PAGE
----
Release Date: November, 2012
Publisher (Developer): Modest Arcade (Modest Arcade)
ESRB Rating: N/A
Conversation has always been an important part of any RPG, but it is rarely the focal point of a game. Alcarys Complex manages to make it the very essence of its gameplay and creating a whole new dynamic for how you play an RPG. You would think all of this talking would leave gamers bored or disinterested, but the games story leaves you so intrigued that the lack of combat keeps you wanting to talk to everyone in the game world.
A story of corruption and were-beasts
Alcarys Complex takes place on the continent of Elcaea. The land is filled with corruption and the world already seems lost. A virus called the tetra-alcaryine virus has caused several people to take on humanoid form of common animals such as wolves, rabbits, foxes and bears. Unable to control their transformations at times, they can lose cognition and become violent. Several countries have been treating these individuals into second-class citizens. In other countries they often “disappear”.
In Alcarys Complex, you take the role of six different characters and follow their individual perspectives on the events happening in their world very similar to the Song of Ice and Fire series. The perspectives shift between young Corvalass, who finds out he is a cursor; Angela the military woman, a hired mercenary named Leyt and three other denizens who are all a part of the greater factions they work under.
Exploration and combat are still important parts of the gameplay, but these two take the back seat in Alcarys Complex. Dialogue and story take center stage and beyond. Your experience points are now replaced with sociability points. These are earned by talking to individuals in towns and around the open world. The average citizen offers you a decent amount of SP, but more complex story conversations allow for a greater SP award.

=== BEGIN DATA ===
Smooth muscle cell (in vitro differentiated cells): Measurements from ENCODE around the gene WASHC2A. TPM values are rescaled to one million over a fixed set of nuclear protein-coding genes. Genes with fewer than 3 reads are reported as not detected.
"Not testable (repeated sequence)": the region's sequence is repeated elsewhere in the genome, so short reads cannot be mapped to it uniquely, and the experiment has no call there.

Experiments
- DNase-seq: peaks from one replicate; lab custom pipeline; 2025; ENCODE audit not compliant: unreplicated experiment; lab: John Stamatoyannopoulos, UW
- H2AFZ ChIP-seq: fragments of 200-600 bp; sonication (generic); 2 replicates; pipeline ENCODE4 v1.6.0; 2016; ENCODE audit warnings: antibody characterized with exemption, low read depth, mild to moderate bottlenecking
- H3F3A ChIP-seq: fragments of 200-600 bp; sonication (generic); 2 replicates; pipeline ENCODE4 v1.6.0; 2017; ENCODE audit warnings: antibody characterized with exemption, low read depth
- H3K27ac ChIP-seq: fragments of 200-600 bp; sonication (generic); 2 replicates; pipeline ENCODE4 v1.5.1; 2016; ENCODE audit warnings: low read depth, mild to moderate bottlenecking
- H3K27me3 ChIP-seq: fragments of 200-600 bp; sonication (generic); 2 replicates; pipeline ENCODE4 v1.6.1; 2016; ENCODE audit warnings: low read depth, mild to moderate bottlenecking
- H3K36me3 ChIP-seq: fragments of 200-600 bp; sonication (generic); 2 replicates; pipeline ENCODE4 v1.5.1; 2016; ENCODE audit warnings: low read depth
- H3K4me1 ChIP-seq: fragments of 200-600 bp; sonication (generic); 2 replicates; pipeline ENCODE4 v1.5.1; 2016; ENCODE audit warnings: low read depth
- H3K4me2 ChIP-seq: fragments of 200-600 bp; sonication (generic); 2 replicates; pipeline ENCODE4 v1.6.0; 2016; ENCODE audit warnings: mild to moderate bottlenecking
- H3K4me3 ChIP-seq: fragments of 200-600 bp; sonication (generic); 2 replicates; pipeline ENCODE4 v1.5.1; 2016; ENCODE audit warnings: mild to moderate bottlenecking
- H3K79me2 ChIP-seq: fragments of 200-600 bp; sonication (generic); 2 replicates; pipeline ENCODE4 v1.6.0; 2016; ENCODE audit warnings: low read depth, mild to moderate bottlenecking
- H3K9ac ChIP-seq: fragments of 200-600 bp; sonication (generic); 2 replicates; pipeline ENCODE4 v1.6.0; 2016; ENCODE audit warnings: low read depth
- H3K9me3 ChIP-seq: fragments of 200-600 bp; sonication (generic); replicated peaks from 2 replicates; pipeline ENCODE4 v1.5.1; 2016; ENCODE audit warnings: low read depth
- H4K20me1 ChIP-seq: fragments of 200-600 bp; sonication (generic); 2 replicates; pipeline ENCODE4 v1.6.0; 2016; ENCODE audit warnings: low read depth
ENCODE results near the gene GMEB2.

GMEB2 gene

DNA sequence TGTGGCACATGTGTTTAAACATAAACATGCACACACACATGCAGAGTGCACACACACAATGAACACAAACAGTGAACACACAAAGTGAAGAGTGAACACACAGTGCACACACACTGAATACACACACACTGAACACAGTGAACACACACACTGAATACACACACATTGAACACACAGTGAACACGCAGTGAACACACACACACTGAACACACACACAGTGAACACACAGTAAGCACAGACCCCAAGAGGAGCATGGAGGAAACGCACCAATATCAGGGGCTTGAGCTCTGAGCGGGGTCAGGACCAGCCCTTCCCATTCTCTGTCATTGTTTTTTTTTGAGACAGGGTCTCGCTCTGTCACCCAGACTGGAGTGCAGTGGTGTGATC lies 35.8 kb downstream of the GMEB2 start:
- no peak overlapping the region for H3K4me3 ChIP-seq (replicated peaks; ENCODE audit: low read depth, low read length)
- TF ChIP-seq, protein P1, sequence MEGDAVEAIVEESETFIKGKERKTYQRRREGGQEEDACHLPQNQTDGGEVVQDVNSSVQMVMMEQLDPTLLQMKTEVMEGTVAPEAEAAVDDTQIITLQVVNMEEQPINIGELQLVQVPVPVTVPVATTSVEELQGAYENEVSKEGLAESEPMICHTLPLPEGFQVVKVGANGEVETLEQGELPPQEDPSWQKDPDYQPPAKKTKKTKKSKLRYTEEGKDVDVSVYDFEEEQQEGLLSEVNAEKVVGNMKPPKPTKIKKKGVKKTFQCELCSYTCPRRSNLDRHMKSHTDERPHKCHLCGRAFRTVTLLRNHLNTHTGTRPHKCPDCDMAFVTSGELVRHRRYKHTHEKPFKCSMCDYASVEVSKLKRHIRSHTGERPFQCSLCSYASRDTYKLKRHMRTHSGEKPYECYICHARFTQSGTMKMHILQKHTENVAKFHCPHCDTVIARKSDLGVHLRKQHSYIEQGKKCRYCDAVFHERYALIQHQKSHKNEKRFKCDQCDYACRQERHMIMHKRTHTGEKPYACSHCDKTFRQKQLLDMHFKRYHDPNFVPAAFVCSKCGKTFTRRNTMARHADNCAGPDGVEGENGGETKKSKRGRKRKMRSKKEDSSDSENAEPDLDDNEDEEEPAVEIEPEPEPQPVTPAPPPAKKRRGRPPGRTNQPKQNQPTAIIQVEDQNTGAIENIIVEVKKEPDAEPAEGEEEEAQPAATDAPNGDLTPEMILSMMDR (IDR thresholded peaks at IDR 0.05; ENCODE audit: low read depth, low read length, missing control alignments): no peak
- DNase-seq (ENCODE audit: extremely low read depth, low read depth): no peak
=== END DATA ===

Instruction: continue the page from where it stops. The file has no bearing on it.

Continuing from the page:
A lot of good talk, not enough walk
The stand out feature in this game is its conversation system and dialogue. Alcarys Complex delivers an interesting and entertaining conversation system. Rewarding players with these SP points forces them to talk with every individual in town. In other games this can be tedious at times, but in Alcarys Complex talking to the townsfolk allows you to understand the intricate corruption occurring across the continent and find out some of the rich background lore of it.
Alcarys Complex’s rich, while also bleak story, works perfectly in tandem with the games conversation system. Some conversations with in the storyline need to be handled with intense delicacy. Choosing the right character to speak within the party can make difference between a good or bad outcome. And if you do it right you’ll earn some extra SP.
The visuals offer a vibrant 16-bit world, minus the hard pixilated look. Despite Alcarys Complex’s grim setting the world is incredibly vibrant and full of color. Towns offer plenty to do and exploring and finding different townspeople to talk to. It’s hard to believe at times such a dark story is occurring in such a beautiful continent.
Despite the great use of conversation many other typical RPG tropes suffer in Alcarys Complex. While exploration is good in finding and talking to people, there is little else to see and discover at times. Even the open world rarely offers anything to see or discover. Getting lost is also fairly easy since there is no world map or dungeon maps.
Side quests can be picked up as well at contract boards, but once again there is very little incentive to pick them up. This once again is due to the lack of direction that could have been offered by a map.
Leveling up too, thus far, has offered very little effect on my party’s abilities. Since I’m not fighting it out with baddies I can hardly notice the changes in the characters or party’s improvements. This also leads to no need to not buy new items other than healing products.
Bordering on too-much talking
I can’t dispute Alcarys Complex’s excellent focus on conversation. Changing experience points into sociability points is brilliant and could offer a new dynamic to new RPGs. Even replacing combat doesn’t bother me. However, the intense focus on conversation has also let down all of the other great things that make a good RPG game. I had no interest in exploring, collecting items and with no map to point me in the right direction I had no desire to explore any further. The conversation may win over most players, but not everyone. If you can deal with that then I recommend picking it up and sharpening you r social skills. If not, it’s best to skip this game.